Whatever you’re giving your attention becomes your intention.”

– Therese Kienast

Question to contemplate:

  • What beliefs do I hold that may limit what’s possible?
  • What thoughts consistently run through my mind? What stories do I repeatedly tell myself?
  • What words and tone do I use in my self-talk?
  • What one small action might I try to tune in more to my thoughts and beliefs?
  • How might I grow awareness of my breath? Of my body? Of the interplay of my physical and mental being?
  • How might reframing or focusing practices support my success?
  • Where do I place my attention? What does that say about my intentions?

* I took the photo in Baltimore Bay in County Cork Ireland.

Author: Vicki L Flaherty

I am most alive when I am creating, whether through writing, photography, gardening, cooking, crafting, sewing, yoga. I enjoy traveling because it opens me to greater awareness and new possibilities. I find a special joy when I’ve helped someone see their brilliance and express their full potential. As I've focused on living more mindfully, I've found special joy in expressing myself through poetry and photography, and in truly being in relationship with those I meet along my journey.

17 thoughts on “Mindset is the engine that powers success”

  1. Thanks Vicki, great article! I read once “overwhelm” is just having one more thing on your plate than we are used to i.e. maybe I feel overwhelmed with 4 things because I’m used to 3, and you feel overwhelmed with 101 things because you’re used to 100. That helped me see how relative my sense of “overwhelm” was. Love the exercise you suggest to take a new perspective when the sense of overwhelm comes us – thanks again!

  2. I love both the difference between believing and planning (or even doing), and the momentum you gained from monitoring your self-talk. You’re so good at that (monitoring it) and I love that you also take action to change it – because you know it limits your energy for believing. Well done! I can learn from you (as always!)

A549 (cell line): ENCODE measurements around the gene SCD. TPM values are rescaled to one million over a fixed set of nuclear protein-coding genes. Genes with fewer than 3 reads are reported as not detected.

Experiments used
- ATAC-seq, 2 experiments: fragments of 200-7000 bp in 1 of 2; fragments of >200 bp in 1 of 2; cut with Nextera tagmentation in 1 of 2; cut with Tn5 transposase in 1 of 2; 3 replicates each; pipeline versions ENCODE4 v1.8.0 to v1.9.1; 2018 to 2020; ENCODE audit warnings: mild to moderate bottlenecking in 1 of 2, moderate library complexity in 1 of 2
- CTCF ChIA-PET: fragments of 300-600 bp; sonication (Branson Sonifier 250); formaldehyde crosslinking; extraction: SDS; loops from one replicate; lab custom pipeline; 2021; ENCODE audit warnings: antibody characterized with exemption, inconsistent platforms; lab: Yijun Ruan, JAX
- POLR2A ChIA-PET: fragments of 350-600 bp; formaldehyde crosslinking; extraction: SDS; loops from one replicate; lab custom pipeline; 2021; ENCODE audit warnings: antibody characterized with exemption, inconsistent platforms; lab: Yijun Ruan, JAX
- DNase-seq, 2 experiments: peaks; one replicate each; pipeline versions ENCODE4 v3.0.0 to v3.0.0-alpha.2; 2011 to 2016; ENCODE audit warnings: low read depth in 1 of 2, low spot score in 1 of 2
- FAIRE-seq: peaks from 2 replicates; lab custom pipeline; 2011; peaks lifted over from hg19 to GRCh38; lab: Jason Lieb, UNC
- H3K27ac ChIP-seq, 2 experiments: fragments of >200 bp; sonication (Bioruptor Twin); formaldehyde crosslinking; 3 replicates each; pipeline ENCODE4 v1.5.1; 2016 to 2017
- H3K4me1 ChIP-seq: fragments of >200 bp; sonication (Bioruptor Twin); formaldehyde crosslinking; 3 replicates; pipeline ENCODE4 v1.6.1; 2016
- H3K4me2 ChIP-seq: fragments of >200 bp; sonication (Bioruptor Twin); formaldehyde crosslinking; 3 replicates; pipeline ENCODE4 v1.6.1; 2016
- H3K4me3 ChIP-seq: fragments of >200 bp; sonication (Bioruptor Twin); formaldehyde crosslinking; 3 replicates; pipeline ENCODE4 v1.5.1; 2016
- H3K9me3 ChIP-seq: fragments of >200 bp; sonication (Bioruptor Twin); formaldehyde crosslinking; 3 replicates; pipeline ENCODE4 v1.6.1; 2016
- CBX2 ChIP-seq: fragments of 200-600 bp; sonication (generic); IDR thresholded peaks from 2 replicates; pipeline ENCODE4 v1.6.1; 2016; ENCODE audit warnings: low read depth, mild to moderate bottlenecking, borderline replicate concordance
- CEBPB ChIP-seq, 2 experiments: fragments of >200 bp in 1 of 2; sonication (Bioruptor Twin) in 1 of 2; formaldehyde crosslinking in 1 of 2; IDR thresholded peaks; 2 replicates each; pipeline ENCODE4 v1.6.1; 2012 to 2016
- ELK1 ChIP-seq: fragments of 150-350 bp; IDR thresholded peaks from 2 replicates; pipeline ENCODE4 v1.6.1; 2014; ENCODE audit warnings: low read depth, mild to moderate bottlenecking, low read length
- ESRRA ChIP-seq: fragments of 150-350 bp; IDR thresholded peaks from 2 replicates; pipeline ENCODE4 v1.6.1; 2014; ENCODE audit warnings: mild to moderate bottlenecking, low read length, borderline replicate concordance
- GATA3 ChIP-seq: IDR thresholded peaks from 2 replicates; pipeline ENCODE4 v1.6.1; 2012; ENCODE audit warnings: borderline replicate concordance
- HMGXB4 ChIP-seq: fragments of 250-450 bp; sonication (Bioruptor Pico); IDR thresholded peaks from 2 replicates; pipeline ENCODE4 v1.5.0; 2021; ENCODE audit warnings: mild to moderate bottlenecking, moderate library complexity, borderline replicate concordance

3. I’m a big believer in the approach that we each (and all) create our own realities. Thinking with intention and taking action are things we can all control, and which can drastically change our experiences. Thank you for bringing this thoughtful piece to my attention!

  4. Do. Or not do. There is no try.

    Thanx to Yoda – or a scriptwriter somewhere.

    Keep ’em coming Vicki … gb

    1. Thanks, Geoff! I love your point – I’ve begun to notice more and more where I say “I will try to X…” Editing that out and going directly to “I will X” can be very empowering – and scary because it ups the game in terms of intention and accountability. Great to be with you here.

  5. I read somewhere that we think 90% the same thoughts every day. That woke me up. I thought well if I’m going to think the same thoughts, I need to put more focus on them being thoughts that I actually want to reflect back in my life. I personally gave up the phrases “I can’t” & “I have to” — those are too much of a negative mindset.

    1. Sunita, thanks for sharing that. I’m all in. Let’s be intentional about those consistent thoughts and create something new and even more amazing for ourselves. Love the phrases you’re eliminating…I catch myself on those, too – so they are not gone, but I’m noticing when they show up and that’s a great step forward! 🙂

  6. Great blog Vicki, thanks! I really like your point about reframing our thinking and removing “overwhelmed” from our vocabulary. I’ll catch myself the next time I want to say I’m overwhelmed or swamped. That’s right up there with removing “I’ll try…” with “I’ll do…”

  7. So true and congrats for a great achievement. Our inner voice can limit us in so many areas of our life. We have so much more than we realise. Thanks for sharing Vicki 💚